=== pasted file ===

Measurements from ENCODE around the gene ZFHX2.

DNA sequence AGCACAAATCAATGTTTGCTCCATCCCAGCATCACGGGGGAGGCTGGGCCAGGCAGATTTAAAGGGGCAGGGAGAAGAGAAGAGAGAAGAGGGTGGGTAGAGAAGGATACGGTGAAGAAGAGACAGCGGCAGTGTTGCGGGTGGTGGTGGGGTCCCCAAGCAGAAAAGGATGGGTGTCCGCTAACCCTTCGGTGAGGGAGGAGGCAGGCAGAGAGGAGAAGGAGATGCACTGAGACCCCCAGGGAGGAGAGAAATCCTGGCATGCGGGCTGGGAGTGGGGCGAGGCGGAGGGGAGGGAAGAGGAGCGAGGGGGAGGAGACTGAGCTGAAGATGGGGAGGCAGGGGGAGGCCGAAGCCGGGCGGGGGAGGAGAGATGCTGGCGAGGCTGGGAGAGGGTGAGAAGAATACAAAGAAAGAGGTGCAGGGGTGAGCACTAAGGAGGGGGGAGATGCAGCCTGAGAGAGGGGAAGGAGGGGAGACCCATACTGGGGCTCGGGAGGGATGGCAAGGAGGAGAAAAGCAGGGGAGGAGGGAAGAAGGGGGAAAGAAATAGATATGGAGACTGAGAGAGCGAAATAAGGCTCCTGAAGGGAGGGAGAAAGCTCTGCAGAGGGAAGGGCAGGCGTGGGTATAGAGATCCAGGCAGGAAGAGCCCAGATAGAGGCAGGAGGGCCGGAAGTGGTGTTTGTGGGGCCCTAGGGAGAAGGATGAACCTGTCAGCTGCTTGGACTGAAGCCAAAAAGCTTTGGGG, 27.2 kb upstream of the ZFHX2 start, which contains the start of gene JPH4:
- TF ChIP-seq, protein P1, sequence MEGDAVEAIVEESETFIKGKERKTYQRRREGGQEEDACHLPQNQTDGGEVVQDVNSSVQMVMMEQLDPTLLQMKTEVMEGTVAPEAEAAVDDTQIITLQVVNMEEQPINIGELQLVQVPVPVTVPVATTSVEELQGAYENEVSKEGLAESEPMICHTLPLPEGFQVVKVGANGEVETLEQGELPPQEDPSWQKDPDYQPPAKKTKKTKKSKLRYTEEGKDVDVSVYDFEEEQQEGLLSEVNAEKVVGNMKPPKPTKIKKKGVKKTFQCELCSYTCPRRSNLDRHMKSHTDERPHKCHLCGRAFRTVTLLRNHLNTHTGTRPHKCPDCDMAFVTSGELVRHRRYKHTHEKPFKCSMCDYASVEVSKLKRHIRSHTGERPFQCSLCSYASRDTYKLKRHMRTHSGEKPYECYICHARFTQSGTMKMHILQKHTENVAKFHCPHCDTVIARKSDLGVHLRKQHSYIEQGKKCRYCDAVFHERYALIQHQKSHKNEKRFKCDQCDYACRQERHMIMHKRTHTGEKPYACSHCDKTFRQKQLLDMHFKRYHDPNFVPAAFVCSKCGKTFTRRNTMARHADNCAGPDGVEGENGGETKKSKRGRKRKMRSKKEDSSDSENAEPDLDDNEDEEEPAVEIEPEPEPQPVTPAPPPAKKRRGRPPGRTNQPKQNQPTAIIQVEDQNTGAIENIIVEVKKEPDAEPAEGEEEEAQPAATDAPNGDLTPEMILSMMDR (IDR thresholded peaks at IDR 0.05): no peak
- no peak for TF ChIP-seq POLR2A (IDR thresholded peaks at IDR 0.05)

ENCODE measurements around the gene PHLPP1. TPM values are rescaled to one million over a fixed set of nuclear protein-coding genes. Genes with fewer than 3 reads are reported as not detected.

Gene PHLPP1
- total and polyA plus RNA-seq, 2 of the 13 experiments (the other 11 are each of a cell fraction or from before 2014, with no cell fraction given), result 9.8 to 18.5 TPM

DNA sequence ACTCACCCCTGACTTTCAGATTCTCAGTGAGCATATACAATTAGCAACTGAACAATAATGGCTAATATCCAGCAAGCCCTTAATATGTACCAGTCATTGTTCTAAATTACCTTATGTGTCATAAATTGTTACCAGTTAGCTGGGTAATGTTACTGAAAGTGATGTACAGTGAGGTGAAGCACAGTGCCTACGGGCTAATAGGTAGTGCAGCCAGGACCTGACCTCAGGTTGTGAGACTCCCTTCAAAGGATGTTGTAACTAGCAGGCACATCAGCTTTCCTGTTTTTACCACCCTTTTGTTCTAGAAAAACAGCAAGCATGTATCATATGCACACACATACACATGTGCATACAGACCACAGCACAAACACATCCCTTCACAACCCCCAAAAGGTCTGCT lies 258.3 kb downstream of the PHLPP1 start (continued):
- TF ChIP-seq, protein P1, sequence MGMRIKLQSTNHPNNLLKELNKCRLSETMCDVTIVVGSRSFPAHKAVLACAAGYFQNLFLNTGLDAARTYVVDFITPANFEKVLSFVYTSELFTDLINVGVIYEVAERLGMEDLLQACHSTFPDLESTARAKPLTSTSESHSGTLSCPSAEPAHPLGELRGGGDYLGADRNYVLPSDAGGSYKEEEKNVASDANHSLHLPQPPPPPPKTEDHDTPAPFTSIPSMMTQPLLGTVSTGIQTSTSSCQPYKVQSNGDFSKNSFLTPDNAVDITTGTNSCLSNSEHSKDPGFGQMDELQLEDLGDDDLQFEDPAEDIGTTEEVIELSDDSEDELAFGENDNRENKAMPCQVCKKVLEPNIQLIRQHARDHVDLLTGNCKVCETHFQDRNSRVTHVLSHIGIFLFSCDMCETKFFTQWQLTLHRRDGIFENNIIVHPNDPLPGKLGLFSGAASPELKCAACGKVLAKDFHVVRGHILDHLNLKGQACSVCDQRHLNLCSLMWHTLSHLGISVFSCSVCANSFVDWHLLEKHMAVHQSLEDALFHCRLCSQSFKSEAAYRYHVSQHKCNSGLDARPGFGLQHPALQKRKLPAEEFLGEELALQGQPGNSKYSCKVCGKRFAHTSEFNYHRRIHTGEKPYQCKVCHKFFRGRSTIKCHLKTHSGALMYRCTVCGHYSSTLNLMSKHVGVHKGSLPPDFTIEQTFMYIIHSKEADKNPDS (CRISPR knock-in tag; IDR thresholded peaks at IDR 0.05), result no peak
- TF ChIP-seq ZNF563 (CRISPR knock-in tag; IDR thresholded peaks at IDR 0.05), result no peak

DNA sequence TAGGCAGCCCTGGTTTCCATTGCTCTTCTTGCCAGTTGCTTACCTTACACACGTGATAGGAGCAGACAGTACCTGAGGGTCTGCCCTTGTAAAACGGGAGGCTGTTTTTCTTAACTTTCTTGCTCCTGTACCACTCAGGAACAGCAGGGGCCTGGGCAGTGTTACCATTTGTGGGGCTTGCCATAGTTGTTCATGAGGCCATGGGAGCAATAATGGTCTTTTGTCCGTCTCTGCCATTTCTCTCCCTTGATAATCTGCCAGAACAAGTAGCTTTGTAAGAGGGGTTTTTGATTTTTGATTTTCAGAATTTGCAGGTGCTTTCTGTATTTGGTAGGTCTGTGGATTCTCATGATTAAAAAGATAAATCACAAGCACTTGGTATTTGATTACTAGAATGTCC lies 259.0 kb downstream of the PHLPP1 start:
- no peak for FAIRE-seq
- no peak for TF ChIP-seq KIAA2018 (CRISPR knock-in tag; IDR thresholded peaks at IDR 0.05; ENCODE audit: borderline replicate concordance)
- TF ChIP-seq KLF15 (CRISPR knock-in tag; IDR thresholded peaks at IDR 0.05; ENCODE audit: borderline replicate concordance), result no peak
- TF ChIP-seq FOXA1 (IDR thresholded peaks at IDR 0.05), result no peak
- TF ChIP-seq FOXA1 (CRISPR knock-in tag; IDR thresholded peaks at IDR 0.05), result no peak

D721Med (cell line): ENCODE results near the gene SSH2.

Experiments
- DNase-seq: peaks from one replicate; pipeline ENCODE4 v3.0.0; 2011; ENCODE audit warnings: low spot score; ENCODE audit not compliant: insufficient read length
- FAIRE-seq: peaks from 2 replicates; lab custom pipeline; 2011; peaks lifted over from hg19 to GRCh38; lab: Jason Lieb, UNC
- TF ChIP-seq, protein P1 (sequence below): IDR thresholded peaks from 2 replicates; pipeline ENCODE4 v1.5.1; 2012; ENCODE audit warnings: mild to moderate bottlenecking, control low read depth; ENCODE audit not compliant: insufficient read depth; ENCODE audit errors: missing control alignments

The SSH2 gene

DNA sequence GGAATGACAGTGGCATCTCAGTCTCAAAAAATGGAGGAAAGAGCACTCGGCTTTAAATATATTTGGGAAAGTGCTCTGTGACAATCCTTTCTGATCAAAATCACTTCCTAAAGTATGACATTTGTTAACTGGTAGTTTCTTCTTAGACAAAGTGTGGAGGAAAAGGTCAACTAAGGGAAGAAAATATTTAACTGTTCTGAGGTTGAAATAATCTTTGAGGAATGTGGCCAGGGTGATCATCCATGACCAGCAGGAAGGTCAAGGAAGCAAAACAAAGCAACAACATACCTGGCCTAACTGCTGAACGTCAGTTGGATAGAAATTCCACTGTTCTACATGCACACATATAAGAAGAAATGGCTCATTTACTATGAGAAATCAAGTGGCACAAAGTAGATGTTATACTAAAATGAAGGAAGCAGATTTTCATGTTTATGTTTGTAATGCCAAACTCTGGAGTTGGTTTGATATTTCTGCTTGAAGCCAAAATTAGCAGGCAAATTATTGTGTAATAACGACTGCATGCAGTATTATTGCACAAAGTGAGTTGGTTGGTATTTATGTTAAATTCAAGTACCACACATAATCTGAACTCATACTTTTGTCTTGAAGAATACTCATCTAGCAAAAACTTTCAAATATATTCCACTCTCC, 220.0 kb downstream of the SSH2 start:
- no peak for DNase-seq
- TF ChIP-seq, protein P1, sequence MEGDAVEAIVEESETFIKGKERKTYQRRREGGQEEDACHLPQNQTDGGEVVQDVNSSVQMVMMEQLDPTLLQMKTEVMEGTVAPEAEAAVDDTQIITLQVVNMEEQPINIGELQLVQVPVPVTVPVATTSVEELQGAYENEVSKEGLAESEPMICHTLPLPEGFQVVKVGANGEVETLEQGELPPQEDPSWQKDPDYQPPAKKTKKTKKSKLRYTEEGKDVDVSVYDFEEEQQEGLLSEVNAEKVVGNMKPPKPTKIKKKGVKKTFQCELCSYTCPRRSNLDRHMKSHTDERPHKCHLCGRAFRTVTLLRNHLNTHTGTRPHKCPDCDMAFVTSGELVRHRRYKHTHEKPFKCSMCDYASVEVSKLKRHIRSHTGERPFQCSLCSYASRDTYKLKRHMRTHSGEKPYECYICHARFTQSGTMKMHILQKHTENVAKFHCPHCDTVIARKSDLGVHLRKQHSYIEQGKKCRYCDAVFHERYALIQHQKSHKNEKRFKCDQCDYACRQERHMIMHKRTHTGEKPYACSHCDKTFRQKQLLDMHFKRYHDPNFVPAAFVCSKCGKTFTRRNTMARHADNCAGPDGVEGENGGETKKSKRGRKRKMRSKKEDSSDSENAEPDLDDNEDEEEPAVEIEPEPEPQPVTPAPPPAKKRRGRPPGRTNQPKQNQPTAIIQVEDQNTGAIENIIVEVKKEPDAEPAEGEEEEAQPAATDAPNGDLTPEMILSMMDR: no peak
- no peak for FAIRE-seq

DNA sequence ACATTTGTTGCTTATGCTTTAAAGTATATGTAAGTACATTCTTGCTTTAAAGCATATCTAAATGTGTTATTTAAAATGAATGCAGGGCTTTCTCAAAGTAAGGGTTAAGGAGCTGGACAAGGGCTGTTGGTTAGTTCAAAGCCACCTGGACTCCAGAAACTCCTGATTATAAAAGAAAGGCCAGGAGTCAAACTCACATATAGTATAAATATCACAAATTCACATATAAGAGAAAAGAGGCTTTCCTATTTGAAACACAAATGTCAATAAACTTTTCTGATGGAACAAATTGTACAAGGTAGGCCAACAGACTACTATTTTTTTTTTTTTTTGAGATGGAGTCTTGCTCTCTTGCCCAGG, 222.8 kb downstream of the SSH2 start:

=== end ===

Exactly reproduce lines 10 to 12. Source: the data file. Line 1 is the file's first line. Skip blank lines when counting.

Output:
- TF ChIP-seq ZNF563 (CRISPR knock-in tag; IDR thresholded peaks at IDR 0.05), result no peak

DNA sequence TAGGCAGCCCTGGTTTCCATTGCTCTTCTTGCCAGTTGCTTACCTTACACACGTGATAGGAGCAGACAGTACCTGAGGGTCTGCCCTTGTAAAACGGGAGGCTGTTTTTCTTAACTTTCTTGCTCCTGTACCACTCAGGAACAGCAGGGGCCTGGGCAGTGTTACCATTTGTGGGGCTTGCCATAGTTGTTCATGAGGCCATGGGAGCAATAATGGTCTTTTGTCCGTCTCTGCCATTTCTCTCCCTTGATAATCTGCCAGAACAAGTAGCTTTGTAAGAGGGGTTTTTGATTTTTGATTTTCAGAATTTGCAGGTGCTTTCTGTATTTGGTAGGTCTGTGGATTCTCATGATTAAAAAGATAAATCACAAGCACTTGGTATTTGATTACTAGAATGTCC lies 259.0 kb downstream of the PHLPP1 start:
- no peak for FAIRE-seq